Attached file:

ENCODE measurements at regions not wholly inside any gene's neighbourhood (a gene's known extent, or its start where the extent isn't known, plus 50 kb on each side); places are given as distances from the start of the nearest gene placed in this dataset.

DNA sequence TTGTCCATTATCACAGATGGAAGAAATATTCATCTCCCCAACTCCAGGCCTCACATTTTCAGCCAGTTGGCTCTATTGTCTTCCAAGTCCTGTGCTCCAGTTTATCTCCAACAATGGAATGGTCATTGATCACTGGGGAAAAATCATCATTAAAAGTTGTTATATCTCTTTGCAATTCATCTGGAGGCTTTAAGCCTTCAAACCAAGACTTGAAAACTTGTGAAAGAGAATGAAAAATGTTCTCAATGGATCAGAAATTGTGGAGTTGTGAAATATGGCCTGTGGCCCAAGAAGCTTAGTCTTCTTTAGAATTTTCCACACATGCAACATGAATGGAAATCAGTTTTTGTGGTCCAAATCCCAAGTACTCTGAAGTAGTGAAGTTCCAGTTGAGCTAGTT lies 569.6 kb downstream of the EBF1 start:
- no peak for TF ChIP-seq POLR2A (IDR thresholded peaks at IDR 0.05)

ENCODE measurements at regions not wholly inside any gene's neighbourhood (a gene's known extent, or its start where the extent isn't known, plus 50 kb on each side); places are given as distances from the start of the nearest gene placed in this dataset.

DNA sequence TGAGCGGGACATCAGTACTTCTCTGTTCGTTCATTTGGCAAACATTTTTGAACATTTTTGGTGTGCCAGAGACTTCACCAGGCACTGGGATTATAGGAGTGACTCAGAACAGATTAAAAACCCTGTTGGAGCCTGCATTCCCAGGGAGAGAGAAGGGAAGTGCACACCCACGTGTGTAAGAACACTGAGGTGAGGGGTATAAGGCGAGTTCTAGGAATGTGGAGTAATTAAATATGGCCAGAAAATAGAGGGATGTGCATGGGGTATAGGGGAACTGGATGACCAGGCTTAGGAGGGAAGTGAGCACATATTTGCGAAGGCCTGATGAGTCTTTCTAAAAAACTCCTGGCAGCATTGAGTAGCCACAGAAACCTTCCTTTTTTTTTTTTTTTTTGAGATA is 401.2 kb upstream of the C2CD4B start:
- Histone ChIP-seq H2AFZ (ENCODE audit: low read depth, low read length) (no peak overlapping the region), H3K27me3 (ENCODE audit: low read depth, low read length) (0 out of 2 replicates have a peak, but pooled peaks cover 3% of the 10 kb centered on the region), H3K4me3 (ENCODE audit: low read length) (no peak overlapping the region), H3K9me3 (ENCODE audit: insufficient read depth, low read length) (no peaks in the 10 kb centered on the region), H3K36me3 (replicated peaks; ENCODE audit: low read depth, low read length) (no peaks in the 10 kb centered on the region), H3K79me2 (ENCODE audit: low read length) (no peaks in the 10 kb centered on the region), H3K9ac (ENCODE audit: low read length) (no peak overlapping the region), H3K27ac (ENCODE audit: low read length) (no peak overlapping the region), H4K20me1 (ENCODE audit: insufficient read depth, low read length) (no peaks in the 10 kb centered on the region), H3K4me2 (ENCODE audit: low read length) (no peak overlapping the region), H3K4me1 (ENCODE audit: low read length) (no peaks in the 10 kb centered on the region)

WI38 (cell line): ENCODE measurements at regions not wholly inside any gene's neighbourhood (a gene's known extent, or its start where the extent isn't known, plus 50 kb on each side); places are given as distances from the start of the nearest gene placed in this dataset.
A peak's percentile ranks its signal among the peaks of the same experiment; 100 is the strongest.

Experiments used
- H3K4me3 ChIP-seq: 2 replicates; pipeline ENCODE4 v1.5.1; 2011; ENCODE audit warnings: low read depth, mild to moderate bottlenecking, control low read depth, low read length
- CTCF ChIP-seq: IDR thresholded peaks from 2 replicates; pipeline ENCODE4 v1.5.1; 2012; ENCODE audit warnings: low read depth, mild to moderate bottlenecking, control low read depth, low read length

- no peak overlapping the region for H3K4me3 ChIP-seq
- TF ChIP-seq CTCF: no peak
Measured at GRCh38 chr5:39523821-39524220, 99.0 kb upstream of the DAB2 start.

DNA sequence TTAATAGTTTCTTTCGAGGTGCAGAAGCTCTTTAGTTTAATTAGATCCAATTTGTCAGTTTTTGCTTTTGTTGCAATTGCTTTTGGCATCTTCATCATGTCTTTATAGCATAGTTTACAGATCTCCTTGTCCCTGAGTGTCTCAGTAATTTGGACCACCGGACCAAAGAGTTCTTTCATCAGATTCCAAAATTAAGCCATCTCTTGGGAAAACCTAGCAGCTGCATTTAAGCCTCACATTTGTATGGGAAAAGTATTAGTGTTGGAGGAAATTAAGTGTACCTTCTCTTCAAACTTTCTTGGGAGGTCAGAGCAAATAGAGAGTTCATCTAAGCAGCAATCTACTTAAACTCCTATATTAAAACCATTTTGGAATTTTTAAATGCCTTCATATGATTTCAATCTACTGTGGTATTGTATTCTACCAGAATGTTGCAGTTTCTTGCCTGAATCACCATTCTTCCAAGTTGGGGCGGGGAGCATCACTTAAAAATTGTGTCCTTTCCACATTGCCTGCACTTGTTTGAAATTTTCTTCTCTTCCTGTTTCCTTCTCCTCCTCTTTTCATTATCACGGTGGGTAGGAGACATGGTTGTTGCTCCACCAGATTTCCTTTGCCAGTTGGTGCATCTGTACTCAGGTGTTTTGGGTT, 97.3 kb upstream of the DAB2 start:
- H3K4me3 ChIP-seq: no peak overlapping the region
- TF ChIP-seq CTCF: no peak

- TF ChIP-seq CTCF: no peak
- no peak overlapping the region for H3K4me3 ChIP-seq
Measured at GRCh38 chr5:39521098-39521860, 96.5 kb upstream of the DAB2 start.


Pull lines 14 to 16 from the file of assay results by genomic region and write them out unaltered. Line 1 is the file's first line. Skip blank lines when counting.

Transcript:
Measured at GRCh38 chr5:39523821-39524220, 99.0 kb upstream of the DAB2 start.

DNA sequence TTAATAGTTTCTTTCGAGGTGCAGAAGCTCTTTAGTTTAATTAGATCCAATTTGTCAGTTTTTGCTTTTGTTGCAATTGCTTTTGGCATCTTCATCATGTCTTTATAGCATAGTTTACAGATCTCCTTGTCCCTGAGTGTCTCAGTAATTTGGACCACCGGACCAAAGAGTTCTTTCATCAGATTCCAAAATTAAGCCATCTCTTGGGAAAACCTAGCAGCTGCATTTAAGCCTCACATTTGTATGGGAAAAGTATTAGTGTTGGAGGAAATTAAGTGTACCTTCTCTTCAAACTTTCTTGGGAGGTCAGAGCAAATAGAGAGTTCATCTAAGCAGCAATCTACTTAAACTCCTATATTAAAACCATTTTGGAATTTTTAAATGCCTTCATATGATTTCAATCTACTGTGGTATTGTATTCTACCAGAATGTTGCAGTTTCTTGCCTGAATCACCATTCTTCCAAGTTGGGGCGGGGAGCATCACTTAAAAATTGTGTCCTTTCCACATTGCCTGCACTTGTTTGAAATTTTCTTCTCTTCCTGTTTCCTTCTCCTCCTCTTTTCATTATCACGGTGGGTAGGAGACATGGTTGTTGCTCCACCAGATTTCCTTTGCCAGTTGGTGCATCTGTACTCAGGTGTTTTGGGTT, 97.3 kb upstream of the DAB2 start:
- H3K4me3 ChIP-seq: no peak overlapping the region